Getting a divorce after a permanent green card has been issued is a situation faced by many foreign national spouses. Usually, there are problems in the marriage before the foreign-born spouse obtains the green card, but the couple manages to remain married throughout the immigration process.
Getting a divorce after a permanent green card has been issued is a situation faced by many foreign national spouses. Usually, there are problems in the marriage before you obtain a green card, but you manage to remain married throughout the immigration process.
“Will I lose my green card if I get a divorce?’ or “will I be deported, if I get a divorce?” are the questions that keep you up late at night as you try to figure out how the divorce will affect your immigration status. Rest assured; you will not automatically lose your green card if you get a divorce. You also will not automatically be deported if you get a divorce, after a permanent green card has been issued.
A permanent green card is issued for ten years. This is different from a conditional green card, which is issued for two years. If you have a conditional green card, you have to file an I-751 Petition to Remove Conditions on Residence, beginning 90 days before the conditional green card expires. If your petition is granted, you will receive a permanent 10-year green card.
U.S. immigration officials are concerned about people obtaining green cards through sham marriages and marriage fraud. In these types of marriages, the couple has no intention of establishing a life together.
The point of the marriage is for the foreign-born spouse to receive lawful permanent residence and the U.S. citizen or green card holder who made this possible receives quid pro quo.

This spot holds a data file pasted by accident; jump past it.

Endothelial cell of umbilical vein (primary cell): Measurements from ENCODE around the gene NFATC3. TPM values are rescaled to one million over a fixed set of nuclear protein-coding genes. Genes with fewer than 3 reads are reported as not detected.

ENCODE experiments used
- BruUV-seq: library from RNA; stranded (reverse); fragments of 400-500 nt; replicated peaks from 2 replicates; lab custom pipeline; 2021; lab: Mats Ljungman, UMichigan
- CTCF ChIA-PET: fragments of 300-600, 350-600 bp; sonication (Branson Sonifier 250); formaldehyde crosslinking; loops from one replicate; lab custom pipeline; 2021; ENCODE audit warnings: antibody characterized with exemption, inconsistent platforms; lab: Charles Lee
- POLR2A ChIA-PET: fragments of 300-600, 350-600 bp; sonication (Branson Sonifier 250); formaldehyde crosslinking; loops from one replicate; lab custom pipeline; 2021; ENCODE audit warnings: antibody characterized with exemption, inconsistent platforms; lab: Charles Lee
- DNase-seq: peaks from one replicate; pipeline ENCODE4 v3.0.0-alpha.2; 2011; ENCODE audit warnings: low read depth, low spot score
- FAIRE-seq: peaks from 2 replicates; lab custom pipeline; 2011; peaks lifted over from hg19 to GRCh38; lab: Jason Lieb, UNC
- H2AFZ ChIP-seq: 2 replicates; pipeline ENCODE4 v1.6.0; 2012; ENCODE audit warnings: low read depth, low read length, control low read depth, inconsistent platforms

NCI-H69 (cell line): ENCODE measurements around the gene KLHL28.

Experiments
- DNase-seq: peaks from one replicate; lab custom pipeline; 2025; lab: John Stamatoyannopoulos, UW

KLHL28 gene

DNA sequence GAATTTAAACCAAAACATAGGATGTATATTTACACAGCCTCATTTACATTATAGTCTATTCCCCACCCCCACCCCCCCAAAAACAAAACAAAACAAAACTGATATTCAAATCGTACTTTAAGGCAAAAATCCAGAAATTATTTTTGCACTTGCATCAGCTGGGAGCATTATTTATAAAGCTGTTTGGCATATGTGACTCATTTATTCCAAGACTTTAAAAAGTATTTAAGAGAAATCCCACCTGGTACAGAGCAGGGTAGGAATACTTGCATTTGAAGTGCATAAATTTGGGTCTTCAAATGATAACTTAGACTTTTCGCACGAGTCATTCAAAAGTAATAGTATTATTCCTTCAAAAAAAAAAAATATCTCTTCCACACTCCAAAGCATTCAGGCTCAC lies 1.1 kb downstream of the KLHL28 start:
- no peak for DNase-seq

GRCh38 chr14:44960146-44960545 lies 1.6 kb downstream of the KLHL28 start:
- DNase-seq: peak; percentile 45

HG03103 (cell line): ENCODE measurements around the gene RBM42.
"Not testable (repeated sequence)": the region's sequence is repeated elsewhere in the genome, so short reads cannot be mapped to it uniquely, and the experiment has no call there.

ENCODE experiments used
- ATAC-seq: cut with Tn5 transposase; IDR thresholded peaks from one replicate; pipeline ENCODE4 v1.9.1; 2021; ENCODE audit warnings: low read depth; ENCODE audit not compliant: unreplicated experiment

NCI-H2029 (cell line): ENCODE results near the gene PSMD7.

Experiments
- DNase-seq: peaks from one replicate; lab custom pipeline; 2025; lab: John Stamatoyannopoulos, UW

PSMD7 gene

Once the foreign-born spouse receives his or her green card, the parties no longer have a reason to stay married and they head to divorce court. This is a federal crime for which each offender could be sentenced to a maximum of 5 years in prison and be fined up to $250,000. In addition, the government can revoke the foreign-born spouse’s green card.
If you engaged in marriage fraud, you are always at risk of losing your green card because you deceived the government into granting you an immigration benefit, for which you were not qualified. The passage of time will not cure this issue.
It is however, the government’s burden to prove that you knowingly entered into a fraudulent marriage for the purpose of evading a provision of immigration laws. The government also must prove that you knew the immigration laws.
Real Marriages that End in a Divorce
There are real marriages, however, that end in a divorce. Filing for a divorce too quickly after getting your permanent green card could lead the government to believe that the marriage was not real.
There is no bright line rule regarding a safe period to file for a divorce after getting a permanent green card, as immigration lawyer Cheryl Fletcher from Fletcher Law states. Certainly, you do not want to file for a divorce the next day after you get the green card.
Waiting a few months or even years to file for a divorce is a stronger fact scenario for you if you are charged with marriage fraud.